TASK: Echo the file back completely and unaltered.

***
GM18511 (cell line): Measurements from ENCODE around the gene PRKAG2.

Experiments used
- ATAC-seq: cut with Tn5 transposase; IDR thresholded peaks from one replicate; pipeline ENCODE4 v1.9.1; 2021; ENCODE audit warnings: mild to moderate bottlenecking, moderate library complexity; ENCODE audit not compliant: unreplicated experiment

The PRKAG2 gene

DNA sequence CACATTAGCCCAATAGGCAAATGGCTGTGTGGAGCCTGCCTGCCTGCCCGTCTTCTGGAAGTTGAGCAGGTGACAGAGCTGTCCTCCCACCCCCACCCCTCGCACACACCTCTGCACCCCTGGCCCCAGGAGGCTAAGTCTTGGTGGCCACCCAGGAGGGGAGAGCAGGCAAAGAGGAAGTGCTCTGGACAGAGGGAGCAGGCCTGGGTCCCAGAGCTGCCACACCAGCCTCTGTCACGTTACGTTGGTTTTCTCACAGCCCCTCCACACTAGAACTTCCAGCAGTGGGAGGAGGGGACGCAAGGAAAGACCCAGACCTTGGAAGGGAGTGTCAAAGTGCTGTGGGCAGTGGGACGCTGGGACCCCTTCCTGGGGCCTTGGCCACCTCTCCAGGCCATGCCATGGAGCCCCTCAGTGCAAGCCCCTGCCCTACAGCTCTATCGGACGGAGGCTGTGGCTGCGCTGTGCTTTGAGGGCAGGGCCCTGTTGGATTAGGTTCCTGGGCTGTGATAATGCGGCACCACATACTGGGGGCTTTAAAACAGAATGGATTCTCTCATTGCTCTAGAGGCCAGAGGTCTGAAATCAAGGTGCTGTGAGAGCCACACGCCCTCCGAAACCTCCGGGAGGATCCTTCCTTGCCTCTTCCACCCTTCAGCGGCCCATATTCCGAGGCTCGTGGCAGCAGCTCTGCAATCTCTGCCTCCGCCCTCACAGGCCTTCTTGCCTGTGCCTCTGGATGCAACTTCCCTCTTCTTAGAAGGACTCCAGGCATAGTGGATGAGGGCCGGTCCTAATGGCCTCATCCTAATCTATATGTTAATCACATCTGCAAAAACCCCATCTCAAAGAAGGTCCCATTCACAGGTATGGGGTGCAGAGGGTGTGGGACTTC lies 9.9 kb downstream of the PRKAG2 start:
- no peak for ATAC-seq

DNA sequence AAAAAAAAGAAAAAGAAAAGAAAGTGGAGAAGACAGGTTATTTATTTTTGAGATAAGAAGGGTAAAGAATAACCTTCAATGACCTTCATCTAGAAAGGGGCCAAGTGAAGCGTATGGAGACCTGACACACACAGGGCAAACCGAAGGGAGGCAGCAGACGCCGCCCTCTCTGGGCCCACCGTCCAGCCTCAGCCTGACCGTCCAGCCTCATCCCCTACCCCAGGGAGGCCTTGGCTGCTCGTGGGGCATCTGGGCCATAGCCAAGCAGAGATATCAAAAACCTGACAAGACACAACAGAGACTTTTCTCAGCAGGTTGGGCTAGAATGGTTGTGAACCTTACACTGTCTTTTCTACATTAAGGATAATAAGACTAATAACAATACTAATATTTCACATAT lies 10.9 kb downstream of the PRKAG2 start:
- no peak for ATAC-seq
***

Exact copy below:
GM18511 (cell line): Measurements from ENCODE around the gene PRKAG2.

Experiments used
- ATAC-seq: cut with Tn5 transposase; IDR thresholded peaks from one replicate; pipeline ENCODE4 v1.9.1; 2021; ENCODE audit warnings: mild to moderate bottlenecking, moderate library complexity; ENCODE audit not compliant: unreplicated experiment

The PRKAG2 gene

DNA sequence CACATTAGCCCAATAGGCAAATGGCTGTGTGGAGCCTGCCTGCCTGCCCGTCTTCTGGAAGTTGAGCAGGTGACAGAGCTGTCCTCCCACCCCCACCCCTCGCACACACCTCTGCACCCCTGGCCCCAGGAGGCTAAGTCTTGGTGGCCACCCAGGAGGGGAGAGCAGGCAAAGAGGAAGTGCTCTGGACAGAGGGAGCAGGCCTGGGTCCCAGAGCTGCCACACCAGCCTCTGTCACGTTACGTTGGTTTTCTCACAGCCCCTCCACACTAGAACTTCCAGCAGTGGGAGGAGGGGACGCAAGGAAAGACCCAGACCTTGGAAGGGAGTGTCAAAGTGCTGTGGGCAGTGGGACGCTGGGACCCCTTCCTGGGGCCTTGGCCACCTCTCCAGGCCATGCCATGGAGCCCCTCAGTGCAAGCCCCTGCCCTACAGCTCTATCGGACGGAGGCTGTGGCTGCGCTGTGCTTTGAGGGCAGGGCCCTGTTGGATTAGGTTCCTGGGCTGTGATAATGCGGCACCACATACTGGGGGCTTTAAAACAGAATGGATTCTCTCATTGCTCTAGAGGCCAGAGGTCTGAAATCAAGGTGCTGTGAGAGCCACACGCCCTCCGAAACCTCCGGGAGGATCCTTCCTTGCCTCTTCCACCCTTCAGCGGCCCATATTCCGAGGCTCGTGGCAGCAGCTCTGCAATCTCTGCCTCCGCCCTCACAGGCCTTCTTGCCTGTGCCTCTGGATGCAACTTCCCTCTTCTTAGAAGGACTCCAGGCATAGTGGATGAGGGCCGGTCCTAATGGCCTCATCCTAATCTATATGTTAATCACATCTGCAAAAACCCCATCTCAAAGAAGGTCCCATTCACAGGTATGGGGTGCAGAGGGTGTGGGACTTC lies 9.9 kb downstream of the PRKAG2 start:
- no peak for ATAC-seq

DNA sequence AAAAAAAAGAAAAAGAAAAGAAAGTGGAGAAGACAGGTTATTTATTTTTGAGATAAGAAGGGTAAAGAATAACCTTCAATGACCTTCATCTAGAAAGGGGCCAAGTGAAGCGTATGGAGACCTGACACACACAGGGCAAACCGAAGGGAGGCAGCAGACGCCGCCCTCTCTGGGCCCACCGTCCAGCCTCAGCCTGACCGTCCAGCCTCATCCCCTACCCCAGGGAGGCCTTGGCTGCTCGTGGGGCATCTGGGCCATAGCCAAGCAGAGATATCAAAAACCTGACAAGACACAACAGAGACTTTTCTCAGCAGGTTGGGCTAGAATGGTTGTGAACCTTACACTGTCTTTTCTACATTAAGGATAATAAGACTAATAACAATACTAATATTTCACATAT lies 10.9 kb downstream of the PRKAG2 start:
- no peak for ATAC-seq